Figure 1. Optical Micrograph of SO1A sample with increases of (a) 50X (b) 100X (c) 200X and (d) 500X.
Figure 2. Optical micrographs with increased 1000X: (a) SO1A and (b) SO2C.
Figure 3 shows some examples of the SO group under 100X, in which it is observed the dark gray phase. The patterns of this phase, depending on the samples, had either a finer line width (approximately 10 µm), thicker (about 30 µm) or degenerated in alveolar format. Some samples, because of pull-out and presence of porosities, did not show the formation of patterns, while possessing all the aforementioned described phases. Table 2 summarizes the structure of the patterns samples provided by the SO and SE. From this table, it can be seen that the increase in the thickness is directly proportional to the amount of additives and temperature.
Figure 3. Optical micrograph at 100X showing patterns of: Fine lines (a) - SO1B; Thick lines: (b) - SO2B; Alveolar: (c) - SO3A; Without pattern: (d) - SO2C.
Table 2 Values of Porosity (P) with its Standard Deviation (SD) and the illustrative pattern scheme of the SO and SE samples.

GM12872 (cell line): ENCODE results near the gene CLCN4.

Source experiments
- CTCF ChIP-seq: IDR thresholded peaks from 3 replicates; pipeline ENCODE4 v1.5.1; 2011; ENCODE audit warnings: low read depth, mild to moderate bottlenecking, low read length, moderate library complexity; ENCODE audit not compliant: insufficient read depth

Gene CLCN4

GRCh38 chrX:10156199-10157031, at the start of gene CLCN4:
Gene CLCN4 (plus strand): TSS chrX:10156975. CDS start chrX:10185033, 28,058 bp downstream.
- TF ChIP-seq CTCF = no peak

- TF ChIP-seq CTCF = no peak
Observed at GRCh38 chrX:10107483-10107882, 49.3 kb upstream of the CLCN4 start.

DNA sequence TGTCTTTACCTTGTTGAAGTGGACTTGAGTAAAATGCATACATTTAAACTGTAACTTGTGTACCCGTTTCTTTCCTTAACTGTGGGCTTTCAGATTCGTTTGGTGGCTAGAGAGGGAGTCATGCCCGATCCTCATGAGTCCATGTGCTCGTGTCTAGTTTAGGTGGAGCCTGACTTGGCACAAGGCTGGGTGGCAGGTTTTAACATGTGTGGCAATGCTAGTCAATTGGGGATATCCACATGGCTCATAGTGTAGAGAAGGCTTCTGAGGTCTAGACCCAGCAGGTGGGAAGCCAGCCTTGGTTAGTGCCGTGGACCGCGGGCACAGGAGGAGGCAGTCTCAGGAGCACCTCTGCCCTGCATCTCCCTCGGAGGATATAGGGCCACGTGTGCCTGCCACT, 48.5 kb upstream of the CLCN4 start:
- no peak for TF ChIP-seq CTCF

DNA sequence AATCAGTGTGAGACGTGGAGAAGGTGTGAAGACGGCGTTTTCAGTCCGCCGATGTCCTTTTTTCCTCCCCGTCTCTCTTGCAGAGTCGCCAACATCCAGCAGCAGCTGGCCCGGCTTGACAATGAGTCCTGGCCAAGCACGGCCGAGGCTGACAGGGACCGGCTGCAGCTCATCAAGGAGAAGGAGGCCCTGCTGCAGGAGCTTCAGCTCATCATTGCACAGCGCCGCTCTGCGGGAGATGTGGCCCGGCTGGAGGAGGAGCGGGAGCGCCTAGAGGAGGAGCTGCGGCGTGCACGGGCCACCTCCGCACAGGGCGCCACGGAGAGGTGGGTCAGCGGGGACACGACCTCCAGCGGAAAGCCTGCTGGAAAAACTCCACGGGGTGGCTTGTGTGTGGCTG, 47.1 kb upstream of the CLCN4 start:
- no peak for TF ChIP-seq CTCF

Sample P (%) SD Fine Thick Alveolar Whitout pattern SO1A 0,37 0,23 ⬛ SO1B 1,84 0,60 ⬛ SO1C 0,32 0,01 ⬛ SE1A 1,54 0,20 ⬛ SE1B 3,61 0,32 ⬛ SE1C 3,73 0,28 ⬛ SO2A 0,33 0,11 ⬛ SO2B 3,62 0,29 ⬛ SO2C 2,94 1,61 ⬛ SE2A 2,67 0,27 ⬛ SE2B 4,96 0,73 ⬛ SE2C 3,22 0,81 ⬛ SO3A 0,43 0,17 ⬛ SO3B 1,24 0,25 ⬛ SO3C 1,02 0,33 ⬛ SE3A 2,78 0,14 ⬛ SE3B 4,24 0,15 ⬛ SE3C 1,23 0,39 ⬛
Magnifications of 1000X allowed one inferring that both the dark and dark gray phases have the same shape as the light phase, which are connected, as shown in Figure 2. These observations indicated that the dark gray and dark phases are produced by pull-out of the light phase, all being corresponding additives. This condition justifies the increase in thickness of the patterns with the amount of additives and temperature. A rounded dark phase, as indicated by arrows in Figure 2b (SO2C sample at 1000x magnification) indicates the occurrence of more severe pull-out that includes SiC grains.